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Lower down relay coil voltage in rf switch

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neazoi

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Hello I have this RF switch that is powered by 5V. Any RF at the base of the 1st transistor will deactivate the relay.
The circuit is powered by 5V (battery) but the relay I have available is a 3V one.
How can I use the 3v relay with this circuit?

Some thoughts:

1. place a resistor at the relay switching transistor emitter. (what value?)
2. place a 3V1 zener somewhere (where?), so the relay voltage is reduced when the battery voltage is 5v, but the relay can switch even when the battery voltage drops to 3.1v.

This second point is very convinient in my application, if it can be done.
 

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KlausST

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Hi,

lowering 5V down to 3V has already been discussed this week.

You may use:
* a resistor (you need relay current for calcualtion)
* one or more series diodes to generate a voltage drop
* a zener in series to generate a voltage drop
* a voltage regulator do generate 3V
* a lot of others...

Wich one to choose is up to you.

****
Btw. the C with the base and the diode gives a low ohmic and very unliear load to the input. It may harm your RF quality.
At least the first bjt tries to switch ON and OFF with RF frequency. This may cause additional EMI. Depending on RF frequency and bjt speed it may also switch ON and OFF the relay. Not nice.


Klaus
 
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neazoi

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Btw. the C with the base and the diode gives a low ohmic and very unliear load to the input. It may harm your RF quality.
At least the first bjt tries to switch ON and OFF with RF frequency. This may cause additional EMI. Depending on RF frequency and bjt speed it may also switch ON and OFF the relay. Not nice.
Klaus

Thanks!
This circuit at the base, is the only tested one that was able to switch the relay with as low as 100mW.
I have tried voltage doublers or single series diodes with no success at switching at 100mW.

I have not tried to put a shunt capacitor parallel to the diode, I think this would smooth the DC to the base, but it would also delay the time response of the first transistor. Time response is critical because the RF switch will be used to bypass an RF preamplifier and switch the system to TX mode.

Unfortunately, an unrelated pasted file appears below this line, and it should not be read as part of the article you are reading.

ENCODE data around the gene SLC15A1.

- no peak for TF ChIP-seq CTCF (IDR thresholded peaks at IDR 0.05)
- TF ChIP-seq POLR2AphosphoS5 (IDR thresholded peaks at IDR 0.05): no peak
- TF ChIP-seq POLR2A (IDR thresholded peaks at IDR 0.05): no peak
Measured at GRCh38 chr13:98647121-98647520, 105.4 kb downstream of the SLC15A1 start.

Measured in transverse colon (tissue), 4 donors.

RF Power to the base of this transistor is 100mW minimum to 5W maximum at VHF or UHF, so I do not think it is never switched off, neither the relay can cope up with this speed. As said, a small capacitor (maybe 100nF) parallel to the diode may help and ensure base voltage will never be less than 0.6v, but I have not tried it.
 

chuckey

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Leave the base of the first transistor alone. The circuit works by the change in charge of the 100NF. Putting a capacitor in parallel with the diode just attenuates the RF. Try a capacitor from the collector to earth, this will smooth out the RF pulses at the collector. Adjust the collector load so the relay just pulls in the absence of RF.
Frank
 
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neazoi

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Try a capacitor from the collector to earth, this will smooth out the RF pulses at the collector. Adjust the collector load so the relay just pulls in the absence of RF.
Frank

I believe that a cap is not needed even there (I have not tested it though). The relay response is much more slow to cope with the VHF and up positive pulses at the base of the second transistor. But if I find unreliable switching of the relay I will try that, although it will increase the response time a bit (but just a little with a small cap)
I will adjust the collector load accordingly, like you said. I think this will increase the response speed as well.
Thanks for the advices.
 

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